I have friends who absolutely love writing their story’s climax. It’s their favorite part of the writing process.
I am not one of those people.
The thought of writing a climax makes me want to do my laundry. I would rather clean the hair out of my drain than start drafting my climax. I cannot tell you how spotless my house gets when I reach the latter third of my novel.
The first draft of my climaxes (and everyone’s, I’d hazard) are terrifyingly awful. But this time around, I wanted to put in work beforehand to help save on rewrites after. Below are the five ways I’ve tried to make my approaching climax (*coughsplutter*) fun.
1. Interviews and Questionnaires
K.M. Weiland is one of my favorite bloggers, and her series on creating stunning character arcs has been awesome. I find myself going back to this whenever I get stuck. In addition to having some cool advice, she also includes questionnaires at the end of her posts to help prod you into writing mode.
I went through her third plot point, climax, and resolution posts to help warm me up. I filled out the questions for my three main characters. This helped me find some gaps in the story, and got the gears turning about the actual events that needed to happen in the climax.
2. Journal Games
I’ve written previously about character arcs. Well, I felt the need to review my familiarity with my characters’ arcs as I began to think about writing the climax.
One of the productive procrastination activities I’ve done in my novel journal is list the characteristics/circumstances of my characters at the beginning of the novel in a lefthand column, and then listed their CHANGED characteristics/circumstances on the righthand side. Then I played a matching game drawing lines across the page.
I went a little extra crazy and used different colored pens for each of the different characters and different colors for changes that happened in plot vs. in narrative (i.e. changes that happen because of external circumstances and changes that happen within a character him/herself).
So basically what I’ve done (hypothetically) is:
Beginning: Ginger cannot dance the tango -> End: (Plot change) Ginger learns the tango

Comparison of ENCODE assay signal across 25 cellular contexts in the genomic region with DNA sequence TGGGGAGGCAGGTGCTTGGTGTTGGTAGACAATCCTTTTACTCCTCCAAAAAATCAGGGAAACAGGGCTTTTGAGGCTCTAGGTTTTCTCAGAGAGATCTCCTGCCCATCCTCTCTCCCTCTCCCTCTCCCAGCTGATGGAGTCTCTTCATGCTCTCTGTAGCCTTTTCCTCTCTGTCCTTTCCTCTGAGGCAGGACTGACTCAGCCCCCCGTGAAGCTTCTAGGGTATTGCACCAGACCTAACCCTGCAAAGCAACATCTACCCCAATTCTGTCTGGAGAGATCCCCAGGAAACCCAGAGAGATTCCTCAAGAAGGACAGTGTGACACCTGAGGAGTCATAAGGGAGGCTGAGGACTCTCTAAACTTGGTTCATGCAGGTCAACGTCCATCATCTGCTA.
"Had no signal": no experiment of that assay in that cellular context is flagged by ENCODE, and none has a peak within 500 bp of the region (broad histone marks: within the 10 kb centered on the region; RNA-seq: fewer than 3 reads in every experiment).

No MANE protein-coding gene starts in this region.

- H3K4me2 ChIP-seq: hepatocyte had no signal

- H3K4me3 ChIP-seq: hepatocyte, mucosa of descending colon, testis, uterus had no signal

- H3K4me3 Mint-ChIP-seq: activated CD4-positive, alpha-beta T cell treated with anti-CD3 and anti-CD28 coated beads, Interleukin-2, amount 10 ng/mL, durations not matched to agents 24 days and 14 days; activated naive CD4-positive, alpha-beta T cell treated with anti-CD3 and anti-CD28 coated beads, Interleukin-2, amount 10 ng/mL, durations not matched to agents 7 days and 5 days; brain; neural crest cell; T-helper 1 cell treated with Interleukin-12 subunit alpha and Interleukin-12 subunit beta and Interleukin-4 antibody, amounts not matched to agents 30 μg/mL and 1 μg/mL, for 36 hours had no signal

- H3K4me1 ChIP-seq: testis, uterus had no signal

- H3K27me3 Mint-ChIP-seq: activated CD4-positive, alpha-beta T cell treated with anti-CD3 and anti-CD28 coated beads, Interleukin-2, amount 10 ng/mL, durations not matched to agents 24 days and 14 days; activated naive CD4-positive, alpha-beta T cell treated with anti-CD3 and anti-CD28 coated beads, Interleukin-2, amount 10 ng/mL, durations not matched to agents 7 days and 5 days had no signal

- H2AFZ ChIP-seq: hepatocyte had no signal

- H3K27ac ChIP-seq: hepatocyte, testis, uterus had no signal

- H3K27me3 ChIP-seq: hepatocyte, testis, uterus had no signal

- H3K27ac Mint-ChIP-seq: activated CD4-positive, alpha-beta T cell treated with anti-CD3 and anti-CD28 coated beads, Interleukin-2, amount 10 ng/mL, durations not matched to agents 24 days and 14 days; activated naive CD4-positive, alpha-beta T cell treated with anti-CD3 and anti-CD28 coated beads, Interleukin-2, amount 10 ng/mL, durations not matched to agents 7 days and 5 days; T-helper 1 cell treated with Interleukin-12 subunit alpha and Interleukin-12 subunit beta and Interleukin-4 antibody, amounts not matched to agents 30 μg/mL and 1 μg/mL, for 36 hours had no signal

Beginning: Jim needs control -> End: (Narrative change) Jim finds strength in vulnerability
Except I’ve done it with lots of color and lines and things.
This was a good way to visually remind myself of my characters’ journeys and to gear up for writing the ultimate change in the last several chapters.
Cause and Effect (in Colors!)
When it was time to seriously start thinking about the climax, I pulled out my big novel journal (aka a sketchbook) and my many colored pens. I assigned a pen to each character and started writing out what each character was up to, with arrows connecting them.
By doing this, I found out that I knew more about what needed to happen than I thought. I tried to take the things I’d learned about them in the interviews and turn it into concrete actions. It was also helpful to do this in shorthand (instead of drafting) because my brain had more room to work and come up with creative solutions and less room to be freaking out.
The climax ended in a place I wasn’t expecting, but which has me totally pumped for writing it!
The “Rearrange It” Challenge
I took this idea from Marissa Meyer’s major revision post (its organizational structure speaks to me on a spiritual level) and simplified it.
When I was rewriting the climax in Blessings, I took the basic things I knew needed to happen and I put them in Word. Then I printed out three copies and cut them into squares.
I took these to my dining room table and made myself order my events in three completely different ways (all of them different from the [terrible] draft I already had). The Blessings climax also has a location change, so I made that change happen in a different spot for all three versions.
Once these were laid out, I took pictures of each of them, then analyzed which orders I liked and did a bit more rearranging. Once I had that down, I basically had my climax outline. (I’m planning to do this once with my Illuminate outline before I draft it, but I do anticipating doing it again once I’ve got a first draft.)
Revise the Beginning
When you prep for the climax, it’s helpful to go back to the beginning and review how everything started. Sometimes I find surprising (and fun) mirroring opportunities. Often it’s just good to remind myself what questions kicked the book off, so I know what to focus on when the book comes to a close.
So there you have it! I guess I should go actually write my climax instead of blogging about writing it… Or maybe I’ll go wipe down my shower. Yeah, that sounds like a good idea.